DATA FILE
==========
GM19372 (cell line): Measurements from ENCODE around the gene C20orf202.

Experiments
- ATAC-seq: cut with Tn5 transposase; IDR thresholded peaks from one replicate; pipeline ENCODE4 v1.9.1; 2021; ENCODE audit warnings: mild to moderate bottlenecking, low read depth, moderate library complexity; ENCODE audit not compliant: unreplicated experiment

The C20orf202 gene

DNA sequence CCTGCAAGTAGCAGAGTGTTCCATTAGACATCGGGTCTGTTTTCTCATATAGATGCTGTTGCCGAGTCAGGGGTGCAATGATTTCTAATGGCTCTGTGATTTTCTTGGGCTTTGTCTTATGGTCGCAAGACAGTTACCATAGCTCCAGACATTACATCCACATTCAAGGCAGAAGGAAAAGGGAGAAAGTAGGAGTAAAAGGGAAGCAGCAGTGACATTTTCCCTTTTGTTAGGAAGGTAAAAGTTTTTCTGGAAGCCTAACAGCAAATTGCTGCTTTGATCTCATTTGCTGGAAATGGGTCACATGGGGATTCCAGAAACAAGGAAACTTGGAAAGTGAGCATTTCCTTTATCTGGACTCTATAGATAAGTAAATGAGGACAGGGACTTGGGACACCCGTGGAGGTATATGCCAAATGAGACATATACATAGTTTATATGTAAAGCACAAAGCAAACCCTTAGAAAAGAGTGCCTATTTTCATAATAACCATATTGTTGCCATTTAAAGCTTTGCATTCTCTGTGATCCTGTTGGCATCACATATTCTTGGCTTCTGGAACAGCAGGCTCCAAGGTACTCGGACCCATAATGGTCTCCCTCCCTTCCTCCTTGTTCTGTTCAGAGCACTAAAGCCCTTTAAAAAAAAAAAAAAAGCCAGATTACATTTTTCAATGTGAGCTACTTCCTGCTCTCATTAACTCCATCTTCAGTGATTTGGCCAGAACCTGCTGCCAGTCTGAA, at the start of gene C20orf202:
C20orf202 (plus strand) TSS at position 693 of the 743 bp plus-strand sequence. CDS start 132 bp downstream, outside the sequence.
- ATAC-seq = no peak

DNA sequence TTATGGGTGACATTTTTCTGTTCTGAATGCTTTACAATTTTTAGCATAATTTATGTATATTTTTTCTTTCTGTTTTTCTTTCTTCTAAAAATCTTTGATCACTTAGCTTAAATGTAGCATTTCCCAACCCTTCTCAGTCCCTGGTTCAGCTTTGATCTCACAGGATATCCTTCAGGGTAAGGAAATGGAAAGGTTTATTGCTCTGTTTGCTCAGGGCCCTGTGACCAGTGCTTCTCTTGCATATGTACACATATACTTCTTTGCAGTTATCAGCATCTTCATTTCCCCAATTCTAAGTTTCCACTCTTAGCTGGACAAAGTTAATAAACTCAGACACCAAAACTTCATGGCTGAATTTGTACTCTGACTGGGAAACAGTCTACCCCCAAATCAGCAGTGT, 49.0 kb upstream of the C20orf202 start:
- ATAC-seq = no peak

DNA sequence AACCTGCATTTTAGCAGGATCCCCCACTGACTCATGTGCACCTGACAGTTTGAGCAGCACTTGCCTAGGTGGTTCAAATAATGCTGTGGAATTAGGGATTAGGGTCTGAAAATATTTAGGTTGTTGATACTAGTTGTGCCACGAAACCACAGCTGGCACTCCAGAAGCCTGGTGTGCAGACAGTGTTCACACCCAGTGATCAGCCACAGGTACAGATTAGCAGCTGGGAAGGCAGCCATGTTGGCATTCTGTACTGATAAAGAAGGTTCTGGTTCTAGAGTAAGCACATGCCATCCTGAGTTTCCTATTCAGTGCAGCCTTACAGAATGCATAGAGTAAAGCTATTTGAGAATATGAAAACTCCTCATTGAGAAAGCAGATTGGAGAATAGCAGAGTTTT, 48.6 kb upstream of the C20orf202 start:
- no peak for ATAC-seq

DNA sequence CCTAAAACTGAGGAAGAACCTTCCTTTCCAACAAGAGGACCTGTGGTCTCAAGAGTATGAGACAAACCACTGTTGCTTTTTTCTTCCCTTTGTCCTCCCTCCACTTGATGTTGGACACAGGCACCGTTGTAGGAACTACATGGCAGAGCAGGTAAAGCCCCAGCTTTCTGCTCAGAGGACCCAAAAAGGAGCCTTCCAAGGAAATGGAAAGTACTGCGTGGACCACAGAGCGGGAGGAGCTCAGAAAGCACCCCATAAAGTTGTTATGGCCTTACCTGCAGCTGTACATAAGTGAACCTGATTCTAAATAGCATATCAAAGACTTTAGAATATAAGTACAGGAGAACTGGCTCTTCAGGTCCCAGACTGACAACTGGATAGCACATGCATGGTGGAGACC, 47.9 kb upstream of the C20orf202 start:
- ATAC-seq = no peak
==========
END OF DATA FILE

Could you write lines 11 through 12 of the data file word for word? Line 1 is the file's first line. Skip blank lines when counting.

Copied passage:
- no peak for ATAC-seq

DNA sequence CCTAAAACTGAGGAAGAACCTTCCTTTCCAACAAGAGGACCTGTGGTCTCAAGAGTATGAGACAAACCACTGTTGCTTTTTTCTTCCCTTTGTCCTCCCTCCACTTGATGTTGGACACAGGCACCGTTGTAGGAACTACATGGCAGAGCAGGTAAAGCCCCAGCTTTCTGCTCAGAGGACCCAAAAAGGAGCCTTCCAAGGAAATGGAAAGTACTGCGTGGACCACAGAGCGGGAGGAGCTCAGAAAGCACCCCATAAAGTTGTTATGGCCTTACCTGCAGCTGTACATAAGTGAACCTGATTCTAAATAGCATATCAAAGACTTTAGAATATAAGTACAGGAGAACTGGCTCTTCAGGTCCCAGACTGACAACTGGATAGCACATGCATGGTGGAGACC, 47.9 kb upstream of the C20orf202 start: